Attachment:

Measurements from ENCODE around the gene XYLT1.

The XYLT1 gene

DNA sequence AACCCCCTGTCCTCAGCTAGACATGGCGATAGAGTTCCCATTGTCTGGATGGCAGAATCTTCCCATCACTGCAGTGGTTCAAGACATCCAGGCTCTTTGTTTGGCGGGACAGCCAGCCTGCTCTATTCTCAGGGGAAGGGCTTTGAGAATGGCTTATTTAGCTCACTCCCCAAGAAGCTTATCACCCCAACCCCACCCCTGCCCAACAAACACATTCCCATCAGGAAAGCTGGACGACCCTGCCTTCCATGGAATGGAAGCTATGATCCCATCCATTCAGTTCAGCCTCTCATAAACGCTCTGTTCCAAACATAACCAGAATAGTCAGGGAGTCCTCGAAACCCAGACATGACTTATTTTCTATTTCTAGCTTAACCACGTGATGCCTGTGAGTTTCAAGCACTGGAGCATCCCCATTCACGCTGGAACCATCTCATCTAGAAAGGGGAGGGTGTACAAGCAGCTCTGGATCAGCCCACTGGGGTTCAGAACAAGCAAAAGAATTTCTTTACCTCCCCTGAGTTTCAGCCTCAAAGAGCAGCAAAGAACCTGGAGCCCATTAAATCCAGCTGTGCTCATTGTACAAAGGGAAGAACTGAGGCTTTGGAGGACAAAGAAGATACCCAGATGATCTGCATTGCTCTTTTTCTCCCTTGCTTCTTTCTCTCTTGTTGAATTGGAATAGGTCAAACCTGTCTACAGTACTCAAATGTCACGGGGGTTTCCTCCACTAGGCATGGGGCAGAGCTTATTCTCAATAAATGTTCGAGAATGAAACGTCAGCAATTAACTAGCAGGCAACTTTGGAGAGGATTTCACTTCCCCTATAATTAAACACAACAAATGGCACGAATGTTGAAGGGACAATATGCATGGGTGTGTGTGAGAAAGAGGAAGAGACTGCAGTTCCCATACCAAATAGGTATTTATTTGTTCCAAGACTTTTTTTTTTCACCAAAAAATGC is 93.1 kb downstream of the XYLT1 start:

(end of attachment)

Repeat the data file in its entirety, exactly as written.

Measurements from ENCODE around the gene XYLT1.

The XYLT1 gene

DNA sequence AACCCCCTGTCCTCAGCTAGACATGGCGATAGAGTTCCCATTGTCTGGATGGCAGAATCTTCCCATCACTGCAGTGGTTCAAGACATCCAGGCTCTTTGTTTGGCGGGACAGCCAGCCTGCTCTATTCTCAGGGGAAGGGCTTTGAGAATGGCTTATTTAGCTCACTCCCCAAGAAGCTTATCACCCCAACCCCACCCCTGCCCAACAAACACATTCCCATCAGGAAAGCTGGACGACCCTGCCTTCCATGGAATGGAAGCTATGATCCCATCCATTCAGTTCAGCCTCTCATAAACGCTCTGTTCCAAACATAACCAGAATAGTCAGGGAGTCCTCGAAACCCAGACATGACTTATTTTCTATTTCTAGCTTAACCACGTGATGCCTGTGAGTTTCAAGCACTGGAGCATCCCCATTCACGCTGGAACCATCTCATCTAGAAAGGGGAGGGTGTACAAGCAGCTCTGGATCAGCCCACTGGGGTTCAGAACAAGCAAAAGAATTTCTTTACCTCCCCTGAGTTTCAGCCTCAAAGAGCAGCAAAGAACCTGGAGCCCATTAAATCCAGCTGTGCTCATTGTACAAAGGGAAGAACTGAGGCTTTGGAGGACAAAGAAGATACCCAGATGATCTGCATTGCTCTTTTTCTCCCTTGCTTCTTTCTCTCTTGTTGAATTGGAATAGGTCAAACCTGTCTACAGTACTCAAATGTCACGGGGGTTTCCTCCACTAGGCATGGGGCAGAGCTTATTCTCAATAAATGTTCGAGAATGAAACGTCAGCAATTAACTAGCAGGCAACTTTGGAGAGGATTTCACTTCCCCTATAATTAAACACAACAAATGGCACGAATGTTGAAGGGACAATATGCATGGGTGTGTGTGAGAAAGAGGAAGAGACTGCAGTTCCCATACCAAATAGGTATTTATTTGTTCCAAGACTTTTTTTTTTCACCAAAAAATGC is 93.1 kb downstream of the XYLT1 start: